The band had some traits of the indie dance era that I had not really found terribly appealing. Sampling had gone off the rails by the mid-80s, and the ambient house scene often featured samples used in a non-musical context to provide the emotional vibe that was otherwise lacking in the faceless music being ground out like sausages. So there were a lot of samples bitten from films everywhere. Sampling, which had begun with the impossible sheen of utter modernism in 1980, had by 1991, calcified into an entirely regressive technique that was only looking backward. What hooks can we bite from old records?
I can’t say that St. Etienne were head and shoulders above this way of thinking, at least musically. They proffered an album with gentle house beats and drum machines, with plenty of atmospheric samples. The production style of the album was certainly of its era. What distinguished the album were several factors. Firstly, the vibe here was unabashedly retro with late 60s soul music being a strong thread running through the album even thought the chatter of drum machines and samples were right up front. The nostalgic air that pop scientists Bob Stanley and Pete Wiggs cultivated here had a heavy air of melancholia swirled through it all, giving me something a little more than could be found in the less emotional records that sounded, on the face of them. not wholly dissimilar to this one.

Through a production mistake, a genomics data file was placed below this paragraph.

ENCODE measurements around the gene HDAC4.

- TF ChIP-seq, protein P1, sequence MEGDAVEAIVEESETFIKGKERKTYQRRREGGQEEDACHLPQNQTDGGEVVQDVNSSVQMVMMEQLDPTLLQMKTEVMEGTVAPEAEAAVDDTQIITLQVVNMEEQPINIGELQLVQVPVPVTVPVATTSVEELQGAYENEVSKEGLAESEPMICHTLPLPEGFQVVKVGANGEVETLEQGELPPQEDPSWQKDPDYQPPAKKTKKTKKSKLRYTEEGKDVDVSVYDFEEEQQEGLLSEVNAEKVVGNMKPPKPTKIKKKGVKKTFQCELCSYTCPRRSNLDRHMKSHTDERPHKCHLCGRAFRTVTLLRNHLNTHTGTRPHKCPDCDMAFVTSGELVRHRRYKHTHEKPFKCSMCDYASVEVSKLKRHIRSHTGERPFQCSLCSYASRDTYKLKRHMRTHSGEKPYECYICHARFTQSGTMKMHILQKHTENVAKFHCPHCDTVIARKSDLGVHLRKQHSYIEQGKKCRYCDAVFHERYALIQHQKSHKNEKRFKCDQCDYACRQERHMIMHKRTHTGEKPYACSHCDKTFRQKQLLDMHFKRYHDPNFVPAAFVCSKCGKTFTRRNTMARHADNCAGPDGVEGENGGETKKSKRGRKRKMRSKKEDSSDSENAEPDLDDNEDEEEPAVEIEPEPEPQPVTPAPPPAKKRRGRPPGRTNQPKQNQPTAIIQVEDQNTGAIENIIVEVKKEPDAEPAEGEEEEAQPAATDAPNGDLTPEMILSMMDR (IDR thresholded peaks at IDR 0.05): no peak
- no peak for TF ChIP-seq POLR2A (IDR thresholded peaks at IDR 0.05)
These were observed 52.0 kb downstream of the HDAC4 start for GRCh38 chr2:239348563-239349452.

Secondly, the ratio of non-musical atmosphere to actual songs was just about right. This was the era where sampling collage began to overtake music as an expressive form. This would peak in the mid-late 90s with things I’d hear on WPRK being non-musical sampling collage with little musical content. At the end of the day, such efforts don’t connect with me emotionally. They are too abstract for me to bond with them. Here there were tracks like “Wilson” which were solely looped film dialogue over a beatbox. Tracks were bookended with samples taken from a wide variety of sources to add a sort of greek chorus to the album. There was enough of this to provide au courant novelty without taking up space better saved for music.